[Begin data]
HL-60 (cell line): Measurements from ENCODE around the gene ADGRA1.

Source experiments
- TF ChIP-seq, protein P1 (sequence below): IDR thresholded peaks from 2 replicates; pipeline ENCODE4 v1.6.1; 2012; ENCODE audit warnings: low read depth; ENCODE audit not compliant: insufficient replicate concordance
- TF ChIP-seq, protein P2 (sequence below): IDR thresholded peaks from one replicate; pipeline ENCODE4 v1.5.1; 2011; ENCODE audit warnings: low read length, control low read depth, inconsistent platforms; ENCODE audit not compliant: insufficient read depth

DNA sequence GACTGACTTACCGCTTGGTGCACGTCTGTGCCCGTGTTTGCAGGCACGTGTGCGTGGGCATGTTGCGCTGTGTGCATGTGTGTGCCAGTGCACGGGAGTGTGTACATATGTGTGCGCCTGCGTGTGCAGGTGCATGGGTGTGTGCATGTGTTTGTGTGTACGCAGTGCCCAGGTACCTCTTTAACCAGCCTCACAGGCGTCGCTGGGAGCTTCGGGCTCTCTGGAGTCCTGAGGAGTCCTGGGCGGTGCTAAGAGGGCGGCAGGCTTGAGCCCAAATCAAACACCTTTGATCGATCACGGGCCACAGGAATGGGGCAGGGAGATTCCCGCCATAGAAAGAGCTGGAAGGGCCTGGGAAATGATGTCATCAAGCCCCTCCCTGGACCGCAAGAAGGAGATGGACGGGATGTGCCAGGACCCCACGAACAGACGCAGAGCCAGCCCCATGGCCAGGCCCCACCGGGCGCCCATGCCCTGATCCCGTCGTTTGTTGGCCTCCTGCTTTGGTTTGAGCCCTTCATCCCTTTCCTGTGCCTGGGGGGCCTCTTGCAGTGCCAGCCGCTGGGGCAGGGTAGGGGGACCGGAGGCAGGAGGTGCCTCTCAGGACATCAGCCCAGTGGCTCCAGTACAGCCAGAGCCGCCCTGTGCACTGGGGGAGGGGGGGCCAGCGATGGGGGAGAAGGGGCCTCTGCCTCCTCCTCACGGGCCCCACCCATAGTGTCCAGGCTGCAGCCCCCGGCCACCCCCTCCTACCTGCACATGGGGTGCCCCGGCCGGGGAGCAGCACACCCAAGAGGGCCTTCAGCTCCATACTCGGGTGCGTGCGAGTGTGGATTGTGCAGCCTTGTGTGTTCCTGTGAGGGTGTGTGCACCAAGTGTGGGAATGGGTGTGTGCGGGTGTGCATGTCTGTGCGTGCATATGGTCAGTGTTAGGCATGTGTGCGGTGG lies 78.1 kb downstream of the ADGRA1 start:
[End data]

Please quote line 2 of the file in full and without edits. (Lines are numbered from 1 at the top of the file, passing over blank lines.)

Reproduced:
Source experiments